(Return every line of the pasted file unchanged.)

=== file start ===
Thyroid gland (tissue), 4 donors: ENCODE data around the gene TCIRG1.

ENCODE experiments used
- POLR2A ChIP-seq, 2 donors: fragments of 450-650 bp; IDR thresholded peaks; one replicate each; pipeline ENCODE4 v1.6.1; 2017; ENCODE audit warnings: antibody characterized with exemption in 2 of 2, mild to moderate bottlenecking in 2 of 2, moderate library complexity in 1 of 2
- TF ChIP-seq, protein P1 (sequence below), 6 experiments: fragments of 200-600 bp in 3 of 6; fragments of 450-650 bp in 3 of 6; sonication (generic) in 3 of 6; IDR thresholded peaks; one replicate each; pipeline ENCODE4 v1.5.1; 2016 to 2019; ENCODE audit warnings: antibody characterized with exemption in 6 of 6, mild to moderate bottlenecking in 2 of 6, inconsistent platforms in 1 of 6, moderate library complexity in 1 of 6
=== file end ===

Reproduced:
Thyroid gland (tissue), 4 donors: ENCODE data around the gene TCIRG1.

ENCODE experiments used
- POLR2A ChIP-seq, 2 donors: fragments of 450-650 bp; IDR thresholded peaks; one replicate each; pipeline ENCODE4 v1.6.1; 2017; ENCODE audit warnings: antibody characterized with exemption in 2 of 2, mild to moderate bottlenecking in 2 of 2, moderate library complexity in 1 of 2
- TF ChIP-seq, protein P1 (sequence below), 6 experiments: fragments of 200-600 bp in 3 of 6; fragments of 450-650 bp in 3 of 6; sonication (generic) in 3 of 6; IDR thresholded peaks; one replicate each; pipeline ENCODE4 v1.5.1; 2016 to 2019; ENCODE audit warnings: antibody characterized with exemption in 6 of 6, mild to moderate bottlenecking in 2 of 6, inconsistent platforms in 1 of 6, moderate library complexity in 1 of 6